As one of the most interactive activities in the amusement industry, rock climbing is notorious for its social scene, drawing people with common interests together. However, individuals who seek adventure and exercise on indoor or outdoor climbing walls may not know the half of it when it comes to the risks of serious injury and even death.
Advertised as a superb place to celebrate a birthday, attend a “camp”, or engage employees in team-building events, climbing walls may give a person much more than they bargained for. Climbing walls are supposed to be fun and great opportunities to build stamina and strength, but due to poor regulation, maintenance, and design, climbing wall accidents have the power to forever change a person’s life.
What Could Possibility Go Wrong?
Before a consumer gets into a harness and defies gravity on a rock climbing structure, he or she is typically required to sign a waiver. These forms usually emphasize that a person understands all of the risks involved in participating in a daredevil activity. However, should something go wrong, all liability isn’t signed away.
The dangers of climbing walls are prominent when constructed by individuals not used to running such operations. However, the risks don’t go away even at the most established rock climbing facility.
Some of the most common causes of rock climbing injuries include the following:
- Failure of ropes, bolts, chains, slings, anchor points, climbing hardware, or any other component of the climbing wall structure
- Skin contact with the climbing wall causing cuts and abrasions
- Climbing wall falls
- Hitting rock structures and projections
- Activity on or near the climbing wall, such as climbing, lowering on the rope, belaying, or any other type of rope technique causing entanglement, rope abrasion, or other injuries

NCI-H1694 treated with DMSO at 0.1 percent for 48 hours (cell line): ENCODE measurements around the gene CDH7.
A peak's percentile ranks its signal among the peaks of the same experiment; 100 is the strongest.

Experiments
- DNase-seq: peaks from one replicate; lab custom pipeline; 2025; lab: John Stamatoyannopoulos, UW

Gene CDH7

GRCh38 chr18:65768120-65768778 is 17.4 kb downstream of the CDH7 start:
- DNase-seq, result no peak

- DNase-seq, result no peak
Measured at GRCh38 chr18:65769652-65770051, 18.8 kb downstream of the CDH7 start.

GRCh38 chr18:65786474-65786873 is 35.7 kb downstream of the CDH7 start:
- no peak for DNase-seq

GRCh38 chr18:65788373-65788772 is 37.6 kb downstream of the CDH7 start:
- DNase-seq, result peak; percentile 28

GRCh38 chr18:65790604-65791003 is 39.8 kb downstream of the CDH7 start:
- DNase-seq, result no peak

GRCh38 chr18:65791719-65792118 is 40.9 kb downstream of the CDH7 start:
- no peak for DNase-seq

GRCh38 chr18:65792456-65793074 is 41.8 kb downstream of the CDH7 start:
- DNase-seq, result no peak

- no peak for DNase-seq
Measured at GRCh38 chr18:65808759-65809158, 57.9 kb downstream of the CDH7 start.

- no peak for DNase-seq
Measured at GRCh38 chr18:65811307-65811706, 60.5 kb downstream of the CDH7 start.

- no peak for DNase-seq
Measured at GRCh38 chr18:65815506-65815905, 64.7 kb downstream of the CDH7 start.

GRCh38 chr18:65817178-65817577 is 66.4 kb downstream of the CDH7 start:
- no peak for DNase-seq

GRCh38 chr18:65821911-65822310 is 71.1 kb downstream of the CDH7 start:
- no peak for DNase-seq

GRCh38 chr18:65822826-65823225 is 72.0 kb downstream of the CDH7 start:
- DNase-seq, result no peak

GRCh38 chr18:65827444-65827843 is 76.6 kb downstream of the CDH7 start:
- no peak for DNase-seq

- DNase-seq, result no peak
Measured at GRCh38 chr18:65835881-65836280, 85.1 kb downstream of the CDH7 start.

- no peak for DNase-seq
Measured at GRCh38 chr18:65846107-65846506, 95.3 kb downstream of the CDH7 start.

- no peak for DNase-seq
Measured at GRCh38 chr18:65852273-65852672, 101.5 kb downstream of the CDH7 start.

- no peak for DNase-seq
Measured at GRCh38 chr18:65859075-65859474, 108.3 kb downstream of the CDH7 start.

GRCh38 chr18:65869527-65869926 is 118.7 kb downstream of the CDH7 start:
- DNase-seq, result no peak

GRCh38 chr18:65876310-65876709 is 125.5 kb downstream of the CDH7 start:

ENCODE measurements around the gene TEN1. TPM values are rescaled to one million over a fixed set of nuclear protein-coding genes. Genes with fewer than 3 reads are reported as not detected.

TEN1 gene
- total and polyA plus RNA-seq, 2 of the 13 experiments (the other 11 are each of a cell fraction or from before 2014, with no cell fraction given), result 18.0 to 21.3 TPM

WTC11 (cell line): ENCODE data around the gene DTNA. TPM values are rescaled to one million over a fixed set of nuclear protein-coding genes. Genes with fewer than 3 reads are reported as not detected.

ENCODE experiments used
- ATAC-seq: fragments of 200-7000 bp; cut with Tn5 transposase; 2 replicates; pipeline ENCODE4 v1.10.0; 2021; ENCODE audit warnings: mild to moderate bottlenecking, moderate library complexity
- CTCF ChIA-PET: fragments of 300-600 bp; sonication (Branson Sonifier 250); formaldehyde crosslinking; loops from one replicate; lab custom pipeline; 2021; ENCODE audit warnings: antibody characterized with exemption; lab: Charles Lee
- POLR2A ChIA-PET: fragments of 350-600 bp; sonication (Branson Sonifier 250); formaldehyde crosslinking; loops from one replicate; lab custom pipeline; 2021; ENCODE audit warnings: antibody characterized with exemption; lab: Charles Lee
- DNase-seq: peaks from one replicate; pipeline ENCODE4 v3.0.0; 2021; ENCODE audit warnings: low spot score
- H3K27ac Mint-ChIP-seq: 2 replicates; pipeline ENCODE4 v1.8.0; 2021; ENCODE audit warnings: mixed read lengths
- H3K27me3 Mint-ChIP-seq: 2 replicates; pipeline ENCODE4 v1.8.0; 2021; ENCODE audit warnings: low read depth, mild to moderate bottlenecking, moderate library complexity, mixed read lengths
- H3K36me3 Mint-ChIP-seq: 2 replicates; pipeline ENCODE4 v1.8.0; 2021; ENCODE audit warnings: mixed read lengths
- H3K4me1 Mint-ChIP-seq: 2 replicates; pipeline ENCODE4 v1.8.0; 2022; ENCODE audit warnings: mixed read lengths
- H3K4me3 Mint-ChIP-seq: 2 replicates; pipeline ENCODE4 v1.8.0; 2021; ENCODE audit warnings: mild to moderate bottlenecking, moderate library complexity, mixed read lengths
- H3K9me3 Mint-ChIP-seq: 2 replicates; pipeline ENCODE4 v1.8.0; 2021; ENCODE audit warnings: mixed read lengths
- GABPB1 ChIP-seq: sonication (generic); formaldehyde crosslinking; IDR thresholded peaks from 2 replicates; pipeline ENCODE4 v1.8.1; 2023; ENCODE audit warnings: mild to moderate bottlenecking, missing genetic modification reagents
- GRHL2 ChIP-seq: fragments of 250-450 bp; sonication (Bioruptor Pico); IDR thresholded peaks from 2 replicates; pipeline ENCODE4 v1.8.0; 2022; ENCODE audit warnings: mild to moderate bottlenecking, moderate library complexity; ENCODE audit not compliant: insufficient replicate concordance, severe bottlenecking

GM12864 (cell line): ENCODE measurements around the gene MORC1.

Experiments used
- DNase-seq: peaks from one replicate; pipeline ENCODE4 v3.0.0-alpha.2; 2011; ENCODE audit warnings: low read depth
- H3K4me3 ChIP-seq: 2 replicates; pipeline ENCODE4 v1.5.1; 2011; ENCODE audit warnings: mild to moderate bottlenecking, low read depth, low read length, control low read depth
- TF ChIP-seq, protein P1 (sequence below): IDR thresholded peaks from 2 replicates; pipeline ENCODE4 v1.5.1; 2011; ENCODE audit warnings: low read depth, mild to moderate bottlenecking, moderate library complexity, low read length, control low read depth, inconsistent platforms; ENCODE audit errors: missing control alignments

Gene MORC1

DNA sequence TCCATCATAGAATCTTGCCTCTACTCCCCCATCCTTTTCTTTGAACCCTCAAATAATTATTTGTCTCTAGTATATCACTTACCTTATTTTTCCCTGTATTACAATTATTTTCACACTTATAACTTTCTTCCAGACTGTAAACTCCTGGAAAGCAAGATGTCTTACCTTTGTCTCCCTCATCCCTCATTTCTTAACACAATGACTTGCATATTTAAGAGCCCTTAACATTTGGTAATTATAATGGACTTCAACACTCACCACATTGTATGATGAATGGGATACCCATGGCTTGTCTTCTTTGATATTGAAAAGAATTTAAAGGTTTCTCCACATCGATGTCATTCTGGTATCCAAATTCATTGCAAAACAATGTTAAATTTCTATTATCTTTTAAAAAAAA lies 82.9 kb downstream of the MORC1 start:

- Falling climbers or dropped items (ropes, holds, and other climbing hardware) causing injury to those below
With these points in mind, it’s no wonder that rock climbing accidents can cause any, if not all, of the below:
- Traumatic Brain Injury (TBI)
- Spinal Cord Injury
- Broken Bones
- Torn Ligaments
- Bone Fractures
How Many People Are Injured?
A study conducted by the National Electronic Injury Surveillance System (NEISS) of the U.S. Consumer Product Safety Commission (CPSC) gathered rock climbing statistics for people of all ages from 1990 through 2007. It was established that more than 9,000,000 individuals rock climb annually. Unfortunately, about 40,282 people required emergency medical attention for injuries associated with a rock climbing accident. Results from the study found that lower extremities were injured the most at 46.3% of all injuries out of any other body part. Ankle injuries came in at 19.2% of all injuries, upper extremities were injured in 29.2% of cases, head injuries accounted for 12.2%, and trunk injuries were 10.5%. Although the average age of injured climbers was 26-years-old, 56% of individuals injured from rock climbing were between the ages of 20-39, and men made up 71.8% of all rock climbing injury cases. The study didn’t distinguish between indoor or outdoor rock climbing injuries, but it is estimated that the majority of climbing occurs indoors.
Decoding the Writing on the Wall
Whether at a rock climbing facility, gym, carnival, amusement park, shopping center, mall, or do-it-yourself structure at a private residence, rock climbing walls are inherently dangerous. With the weight of a person’s body at the mercy of the harness and ropes holding them, a person rock climbing also puts their well being in the hands of those managing the rope systems and the structure of the wall itself. Some rock walls are as high as forty feet in the air and others offer climbs across ceilings. While many rock climbing facilities boast that their structures are for “all levels” and both kids and adults, even veteran climbers can suffer catastrophic injuries or worse. As the loose cannon of the amusement industry, there are no federal regulations to ensure that rock climbing walls adhere to strict safety standards to help prevent harm befalling consumers. This needs to change – and fast.